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Diamondbacks thinking about making some serious changes

Arizona might be showing chief baseball officer Tony La Russa the door after only two years.

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MLB: Arizona Diamondbacks-Press Conference Mark J. Rebilas-USA TODAY Sports

With August on its way out, the baseball season has entered a period of introspection for those outside of the playoff picture. Some are fun and scrappy enough to serve as spoilers, but others are so far away from relevance that they are considering clearing house.

The Diamondbacks are one of these teams, with hints of a massive front office change starting to surface. It's not hard to see why. Last week, Keith Law penned a brutal, but fair, piece explaining in great detail how chief baseball officer Tony La Russa and GM Dave Stewart had not just failed, but done so in an embarrassing and potentially corrupt manner. In our own Front Office Survey here at MLB Daily Dish, the Diamondbacks' front office team finished dead last last week as well. Despite this, a seemingly deluded Dave Stewart told Jon Heyman, "I think I've done a pretty good job."

Today, in a less than politely written column, Bob Nightengale outlined how Stewart, La Russ, and assistant GM Jon Watson may all be in danger after only two years at the helm.

Now, with an Aug. 31 deadline looming to exercise the options on Stewart and Watson, with La Russa’s contract expiring after the season, the Diamondbacks are considering firing the trio, according to a high-ranking executive with direct knowledge of their plans.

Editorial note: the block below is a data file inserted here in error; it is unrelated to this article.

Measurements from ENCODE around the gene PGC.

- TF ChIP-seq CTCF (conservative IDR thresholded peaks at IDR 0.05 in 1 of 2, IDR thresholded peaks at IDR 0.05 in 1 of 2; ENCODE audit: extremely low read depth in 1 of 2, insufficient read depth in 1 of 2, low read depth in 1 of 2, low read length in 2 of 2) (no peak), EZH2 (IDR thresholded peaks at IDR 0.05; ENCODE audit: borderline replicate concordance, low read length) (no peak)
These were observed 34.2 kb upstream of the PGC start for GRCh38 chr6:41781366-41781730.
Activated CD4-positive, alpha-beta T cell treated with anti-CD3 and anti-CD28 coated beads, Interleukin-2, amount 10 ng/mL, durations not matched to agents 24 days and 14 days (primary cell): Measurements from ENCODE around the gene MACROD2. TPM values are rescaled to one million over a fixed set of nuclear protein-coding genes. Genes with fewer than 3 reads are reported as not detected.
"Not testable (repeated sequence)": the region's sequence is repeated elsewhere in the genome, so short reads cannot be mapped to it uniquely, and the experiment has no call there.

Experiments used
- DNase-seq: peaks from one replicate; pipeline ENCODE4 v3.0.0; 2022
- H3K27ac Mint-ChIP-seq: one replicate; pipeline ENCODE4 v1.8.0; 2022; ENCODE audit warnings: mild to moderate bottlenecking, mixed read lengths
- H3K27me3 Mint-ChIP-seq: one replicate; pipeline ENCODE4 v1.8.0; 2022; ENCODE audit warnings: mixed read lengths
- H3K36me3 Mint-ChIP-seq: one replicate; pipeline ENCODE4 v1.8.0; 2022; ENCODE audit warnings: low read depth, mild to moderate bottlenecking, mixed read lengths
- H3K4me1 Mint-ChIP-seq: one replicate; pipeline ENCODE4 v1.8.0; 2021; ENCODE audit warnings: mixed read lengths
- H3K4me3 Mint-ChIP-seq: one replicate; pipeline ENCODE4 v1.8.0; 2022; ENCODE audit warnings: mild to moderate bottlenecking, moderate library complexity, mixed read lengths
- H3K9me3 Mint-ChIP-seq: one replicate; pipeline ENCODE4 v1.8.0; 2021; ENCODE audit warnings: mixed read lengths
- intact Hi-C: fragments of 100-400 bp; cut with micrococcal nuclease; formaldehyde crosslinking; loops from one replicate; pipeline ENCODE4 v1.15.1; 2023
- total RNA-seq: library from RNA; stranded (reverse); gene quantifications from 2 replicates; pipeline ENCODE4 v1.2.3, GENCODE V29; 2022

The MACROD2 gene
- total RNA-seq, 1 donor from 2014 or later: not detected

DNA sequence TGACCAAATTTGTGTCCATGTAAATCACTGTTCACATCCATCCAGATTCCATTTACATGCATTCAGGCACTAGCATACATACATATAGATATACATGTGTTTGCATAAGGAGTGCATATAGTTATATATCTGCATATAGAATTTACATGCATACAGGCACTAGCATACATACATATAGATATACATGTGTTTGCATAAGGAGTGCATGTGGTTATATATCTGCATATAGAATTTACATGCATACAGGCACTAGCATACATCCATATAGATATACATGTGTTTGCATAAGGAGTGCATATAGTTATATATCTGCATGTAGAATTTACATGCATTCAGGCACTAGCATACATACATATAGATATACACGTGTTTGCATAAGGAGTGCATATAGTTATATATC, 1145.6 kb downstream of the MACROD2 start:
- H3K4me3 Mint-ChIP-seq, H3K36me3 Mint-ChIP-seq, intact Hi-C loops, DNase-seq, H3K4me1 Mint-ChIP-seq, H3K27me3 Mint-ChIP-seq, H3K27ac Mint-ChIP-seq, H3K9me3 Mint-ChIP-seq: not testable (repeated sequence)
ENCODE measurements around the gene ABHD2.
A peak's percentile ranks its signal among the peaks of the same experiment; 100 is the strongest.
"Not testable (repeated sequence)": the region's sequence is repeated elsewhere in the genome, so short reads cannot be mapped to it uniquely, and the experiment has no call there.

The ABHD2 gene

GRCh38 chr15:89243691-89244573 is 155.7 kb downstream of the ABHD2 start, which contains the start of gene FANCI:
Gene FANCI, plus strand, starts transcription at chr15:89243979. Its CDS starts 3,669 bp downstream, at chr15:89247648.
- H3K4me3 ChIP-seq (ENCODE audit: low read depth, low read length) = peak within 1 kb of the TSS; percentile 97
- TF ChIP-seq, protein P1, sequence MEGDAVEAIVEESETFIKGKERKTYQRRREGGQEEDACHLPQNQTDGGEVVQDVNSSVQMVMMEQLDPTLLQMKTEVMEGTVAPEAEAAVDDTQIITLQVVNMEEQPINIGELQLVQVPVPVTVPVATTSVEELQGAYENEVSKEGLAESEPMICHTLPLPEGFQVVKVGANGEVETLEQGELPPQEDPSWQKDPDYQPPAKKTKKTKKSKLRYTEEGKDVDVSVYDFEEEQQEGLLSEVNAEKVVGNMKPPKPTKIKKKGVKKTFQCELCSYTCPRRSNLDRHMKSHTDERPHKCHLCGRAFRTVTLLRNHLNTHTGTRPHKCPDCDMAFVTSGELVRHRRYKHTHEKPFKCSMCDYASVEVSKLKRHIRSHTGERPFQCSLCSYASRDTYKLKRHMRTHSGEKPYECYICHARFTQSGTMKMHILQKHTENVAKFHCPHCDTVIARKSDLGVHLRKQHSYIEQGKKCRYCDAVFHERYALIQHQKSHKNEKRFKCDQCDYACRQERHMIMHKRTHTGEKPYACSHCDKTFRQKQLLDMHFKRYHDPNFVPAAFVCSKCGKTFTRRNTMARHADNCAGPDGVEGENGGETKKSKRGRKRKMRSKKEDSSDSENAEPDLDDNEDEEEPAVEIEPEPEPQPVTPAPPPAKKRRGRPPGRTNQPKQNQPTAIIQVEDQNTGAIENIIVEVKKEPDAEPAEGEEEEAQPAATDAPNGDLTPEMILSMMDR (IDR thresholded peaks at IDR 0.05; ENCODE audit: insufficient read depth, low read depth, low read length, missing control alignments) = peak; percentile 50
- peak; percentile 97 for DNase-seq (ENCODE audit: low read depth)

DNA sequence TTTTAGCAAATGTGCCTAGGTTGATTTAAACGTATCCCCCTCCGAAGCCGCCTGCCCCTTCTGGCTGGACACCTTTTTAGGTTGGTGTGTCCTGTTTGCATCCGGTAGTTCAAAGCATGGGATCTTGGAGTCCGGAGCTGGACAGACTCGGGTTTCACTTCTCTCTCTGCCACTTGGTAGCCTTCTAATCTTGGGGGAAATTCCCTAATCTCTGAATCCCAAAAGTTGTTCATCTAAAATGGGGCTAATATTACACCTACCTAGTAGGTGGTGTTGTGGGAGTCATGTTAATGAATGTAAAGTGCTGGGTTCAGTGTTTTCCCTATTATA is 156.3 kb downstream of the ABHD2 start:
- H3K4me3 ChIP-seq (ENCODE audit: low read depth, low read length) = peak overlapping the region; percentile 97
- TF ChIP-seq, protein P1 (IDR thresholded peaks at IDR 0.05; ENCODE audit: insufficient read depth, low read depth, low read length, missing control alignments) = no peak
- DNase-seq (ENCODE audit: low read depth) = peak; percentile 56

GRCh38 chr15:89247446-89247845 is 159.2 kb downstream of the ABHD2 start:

The Diamondbacks, who spend more energy worrying about their image than perhaps any team, are now on the verge of becoming the game’s laughingstock.

The wonky end of burning it all down is that La Russa and his squad did try to make a few moves that the team stopped from happening (barring of course the $206.5 million deal to which they signed Zach Greinke). Promotions, management decisions, and a potential trade of Shelby Miller to the Marlins were at different times all halted by the organization for fear of how it would make the franchise look. Whether those moves would have been the right thing to do or not, it is counter-productive for a team to blame the front office for doing (or not doing) the right thing when they seem so willing to stand in their way.

As Heyman points out, not all of the trades Stewart has pushed through have been horrible - though many have caused some head-scratching. It was the current administration that acquired shortstop Jean Segura from Milwaukee (The team’s current BA leader at .318 with an. 838 OPS), a move that had a Sports Illustrated column question Stewart's motivation--a desire for offense--when, in their words, Segura was "an awful hitter."

On Stewart's watch, Arizona also brought in a couple of starters in Rubby De La Rosa (Currently on the 60-day DL, but only gave up more than two runs in three out of eleven starts this season) and Robbie Ray (who has a 3.16 ERA in seven second half starts). Stewart seemed especially proud of De La Rosa being a "power arm" and Ray, who has shown improvement since being acquired in December 2014, was hardly considered a slam dunk at the time of the deal. There have been prospects brought in to restock the farm as well, but the dealing of No. 1 pick Dansby Swanson in the aforementioned Shelby Miller massacre deal with Atlanta tends to stand out, especially now that the Braves promoted Swanson to the majors a few days ago.

Over 20 games under .500, it makes sense for Arizona to be questioning just about anything, especially after appearing to take some steps forward in 2015. The mistakes have been egregious and widely-broadcast, but the sample size is small. Regardless of who gets blamed for this mess--Law said that all three executives are "unqualified"--it's clear that somewhere in the flow of their franchise, the Snakes have been tied in a knot.